Inhaled Insulin for Diabetes Mellitus

Tarun K. Mandal

Disclosures

Am J Health Syst Pharm. 2005;62(13):1359-1364. 

In This Article

Abstract and Introduction

Purpose: Pharmacokinetic and safety data related to the use of inhaled insulin for the management of diabetes mellitus are discussed. The various pulmonary insulin delivery systems under development are also reviewed.
Summary: Several pharmaceutical companies are developing pulmonary insulin delivery systems. These products fall into two main groups: solution and drug powder formulations, which are delivered through different patented inhaler systems. Exubera, a rapid-acting insulin in powder form, has been studied extensively in patients with type 1 and type 2 diabetes mellitus. The AERx Insulin Diabetes Management System delivers a liquid form of human insulin. Preliminary data indicate that patients converting from insulin injections to this system showed higher compliance to therapy, demonstrated by improved glycemic control. Other pulmonary insulin delivery systems, including ProMaxx, AIR, Spiros, and Technosphere, are also under investigation. In humans, inhaled regular insulin is more rapidly absorbed than insulin from the subcutaneous injection site. The efficiency of inhaled insulin is lower than that of subcutaneous injection because pulmonary delivery of insulin involves some loss of drug within the inhaler or mouth during inhalation. A concern of many clinicians is the possibility of long-term effects from the intraalveolar deposition of insulin within the lung, since insulin is known to have growth-promoting properties. The longterm safety of these products has not been established.
Conclusion: Several inhaled insulin products are under development. If these products receive marketing approval, the pulmonary delivery of insulin may offer patients with diabetes an alternative to repeated insulin injections.

Patients with type 1 diabetes mellitus require insulin therapy for glycemic control from the time of diagnosis.[1] Depending on the severity of the disease, patients often require three or more insulin injections daily to control blood glucose levels. Unlike type 1 diabetes mellitus, type 2 diabetes mellitus is often managed by noninsulin therapy, including oral hypoglycemic drugs, diet changes, and daily exercise. However, as the disease progresses, most patients with type 2 diabetes eventually require daily insulin injections.

In the history of medicine there are few events more dramatic than the discovery of insulin. In the early 1900s, several attempts were made to treat diabetic patients with pancreas extract. Fredrick G. Banting, a young Canadian surgeon, and his colleague Charles H. Best were the first to successfully extract the hormone in 1921 and subsequently injected it into a 14-year-old patient.[2] A wide range of injectable insulin products are available on the market and differ significantly in their pharmacokinetic profiles.[3] Some of these products (fast-acting insulin analogs) have a short duration of action (3–5 hours), and others (slow-acting protamine zinc insulin) have a longer duration of action (24–36 hours).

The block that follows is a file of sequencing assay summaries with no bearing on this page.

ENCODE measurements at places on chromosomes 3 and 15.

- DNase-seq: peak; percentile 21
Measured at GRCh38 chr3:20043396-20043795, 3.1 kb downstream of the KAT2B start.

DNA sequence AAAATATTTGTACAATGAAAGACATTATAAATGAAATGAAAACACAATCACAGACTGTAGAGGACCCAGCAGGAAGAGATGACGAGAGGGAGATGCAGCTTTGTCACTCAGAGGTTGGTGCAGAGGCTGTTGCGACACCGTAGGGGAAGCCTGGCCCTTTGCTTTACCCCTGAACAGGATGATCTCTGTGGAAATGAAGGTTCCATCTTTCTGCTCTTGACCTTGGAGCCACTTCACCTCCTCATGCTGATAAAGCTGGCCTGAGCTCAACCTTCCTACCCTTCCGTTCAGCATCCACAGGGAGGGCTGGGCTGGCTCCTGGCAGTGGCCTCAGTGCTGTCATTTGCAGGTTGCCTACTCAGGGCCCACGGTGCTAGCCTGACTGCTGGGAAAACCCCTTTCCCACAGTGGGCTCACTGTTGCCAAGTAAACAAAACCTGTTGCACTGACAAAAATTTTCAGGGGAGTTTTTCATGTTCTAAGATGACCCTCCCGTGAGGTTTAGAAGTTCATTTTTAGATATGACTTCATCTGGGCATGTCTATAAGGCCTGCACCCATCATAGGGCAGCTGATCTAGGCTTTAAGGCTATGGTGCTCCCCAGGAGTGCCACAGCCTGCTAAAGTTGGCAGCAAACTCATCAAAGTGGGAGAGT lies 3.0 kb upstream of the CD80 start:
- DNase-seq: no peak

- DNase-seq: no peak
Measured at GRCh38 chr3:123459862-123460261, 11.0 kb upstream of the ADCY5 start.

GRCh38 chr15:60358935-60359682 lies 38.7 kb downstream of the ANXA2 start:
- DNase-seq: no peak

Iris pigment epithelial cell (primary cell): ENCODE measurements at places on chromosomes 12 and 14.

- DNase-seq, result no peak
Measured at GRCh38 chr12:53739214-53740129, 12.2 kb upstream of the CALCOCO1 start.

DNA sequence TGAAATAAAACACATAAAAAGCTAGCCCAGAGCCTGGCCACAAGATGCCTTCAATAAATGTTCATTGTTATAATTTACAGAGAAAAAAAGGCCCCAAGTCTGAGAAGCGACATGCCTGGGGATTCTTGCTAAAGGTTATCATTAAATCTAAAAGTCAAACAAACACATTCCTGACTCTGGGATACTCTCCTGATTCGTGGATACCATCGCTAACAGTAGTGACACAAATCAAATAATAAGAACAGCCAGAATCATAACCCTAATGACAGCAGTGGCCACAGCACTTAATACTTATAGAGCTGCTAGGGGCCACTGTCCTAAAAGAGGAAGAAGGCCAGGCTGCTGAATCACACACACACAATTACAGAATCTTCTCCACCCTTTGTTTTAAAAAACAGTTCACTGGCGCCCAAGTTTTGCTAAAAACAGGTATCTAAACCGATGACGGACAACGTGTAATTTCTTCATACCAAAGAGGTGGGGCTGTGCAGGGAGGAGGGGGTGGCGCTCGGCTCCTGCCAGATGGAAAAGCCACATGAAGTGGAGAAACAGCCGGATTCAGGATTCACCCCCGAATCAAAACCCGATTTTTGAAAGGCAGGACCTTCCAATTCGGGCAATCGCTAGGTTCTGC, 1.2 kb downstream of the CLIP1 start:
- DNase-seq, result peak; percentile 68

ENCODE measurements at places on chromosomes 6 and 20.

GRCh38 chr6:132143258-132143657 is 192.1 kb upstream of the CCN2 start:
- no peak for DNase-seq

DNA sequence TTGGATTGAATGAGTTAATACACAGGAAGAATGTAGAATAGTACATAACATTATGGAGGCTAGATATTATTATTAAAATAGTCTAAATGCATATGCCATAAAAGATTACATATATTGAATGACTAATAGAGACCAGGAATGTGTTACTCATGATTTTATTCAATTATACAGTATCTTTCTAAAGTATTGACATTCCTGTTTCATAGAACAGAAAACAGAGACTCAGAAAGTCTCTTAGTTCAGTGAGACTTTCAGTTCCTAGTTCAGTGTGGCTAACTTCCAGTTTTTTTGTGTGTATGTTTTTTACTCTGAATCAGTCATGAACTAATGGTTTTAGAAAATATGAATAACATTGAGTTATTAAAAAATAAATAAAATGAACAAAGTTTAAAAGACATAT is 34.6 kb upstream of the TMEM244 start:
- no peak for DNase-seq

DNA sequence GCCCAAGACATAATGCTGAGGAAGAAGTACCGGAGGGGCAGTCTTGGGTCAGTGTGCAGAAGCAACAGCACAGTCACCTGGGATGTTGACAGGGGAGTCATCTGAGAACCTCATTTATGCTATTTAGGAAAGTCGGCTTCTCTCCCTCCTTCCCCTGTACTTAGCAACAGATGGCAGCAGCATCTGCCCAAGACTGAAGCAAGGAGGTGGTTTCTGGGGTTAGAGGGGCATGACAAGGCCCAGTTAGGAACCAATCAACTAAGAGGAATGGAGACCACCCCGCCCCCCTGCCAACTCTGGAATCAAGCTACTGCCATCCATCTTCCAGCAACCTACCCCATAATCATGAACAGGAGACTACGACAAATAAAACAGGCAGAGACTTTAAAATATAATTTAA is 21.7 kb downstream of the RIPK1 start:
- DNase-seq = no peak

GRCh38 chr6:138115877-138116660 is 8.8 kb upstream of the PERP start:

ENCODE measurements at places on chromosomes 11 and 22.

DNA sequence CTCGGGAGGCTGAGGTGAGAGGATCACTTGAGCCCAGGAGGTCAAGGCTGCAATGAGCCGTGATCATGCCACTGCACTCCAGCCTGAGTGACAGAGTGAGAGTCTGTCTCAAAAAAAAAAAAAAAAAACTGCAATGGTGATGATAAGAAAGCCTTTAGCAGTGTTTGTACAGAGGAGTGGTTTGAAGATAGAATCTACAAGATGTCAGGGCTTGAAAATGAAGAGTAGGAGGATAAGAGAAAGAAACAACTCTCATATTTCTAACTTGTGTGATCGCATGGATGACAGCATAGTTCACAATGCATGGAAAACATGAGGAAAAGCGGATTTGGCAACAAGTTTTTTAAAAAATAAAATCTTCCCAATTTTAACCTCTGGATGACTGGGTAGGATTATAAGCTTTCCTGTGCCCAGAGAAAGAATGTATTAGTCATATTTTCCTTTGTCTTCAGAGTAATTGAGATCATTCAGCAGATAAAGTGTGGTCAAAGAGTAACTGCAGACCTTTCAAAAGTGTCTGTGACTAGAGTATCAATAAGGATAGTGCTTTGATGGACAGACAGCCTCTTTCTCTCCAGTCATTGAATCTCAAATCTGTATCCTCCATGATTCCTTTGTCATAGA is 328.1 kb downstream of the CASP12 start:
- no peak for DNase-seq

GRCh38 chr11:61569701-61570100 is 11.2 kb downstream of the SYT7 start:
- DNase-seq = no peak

Insulin is a 5700 molecular weight protein that has been a candidate for noninvasive delivery since its initial use for the management of diabetes. However, efforts to develop commercially viable methods of noninvasive insulin delivery, particularly oral and nasal formulations, have not been successful. The major problem with these approaches has been biology: both the nasal and gastrointestinal epithelia are functionally impermeable to insulin.[4] After more than two decades of unsuccessful intensive work on nasal and oral protein and peptide delivery, the lung, which is naturally permeable to some proteins, is now receiving close scrutiny as a port of entry for injectable drugs such as insulin.

The pulmonary route has been used for decades to administer drug to the lungs for the treatment of asthma and other local respiratory diseases. This route has received in creasing attention for the treatment of systemic diseases.[5] The onset of action following the pulmonary administration of some drugs is very fast and comparable to i.v. administration. For example, Davidson et al.[6] reported that the time for inhaled testosterone to reach maximum concentration was less than two minutes in postmenopausal women. The lungs are an attractive site for the systemic delivery of protein and peptide drugs because they offer a larger surface area (70 m2) for systemic absorption of drugs when compared with other nontraditional routes of systemic drug delivery, such as the buccal, sublingual, nasal, rectal, and vaginal cavities. The pulmonary delivery of insulin could reduce the number of insulin injections required daily for millions of patients with diabetes, which should lead to improved compliance and long-term outcomes.

The objectives of this review are to discuss factors affecting the pulmonary delivery of insulin, provide an overview of pulmonary insulin delivery systems in development, and discuss the pharmacokinetics and safety of inhaled insulin. Patient acceptance and compliance will also be discussed. A thorough review of the results of several clinical trials using pulmonary insulin products has been published elsewhere by Agu et al.[7]

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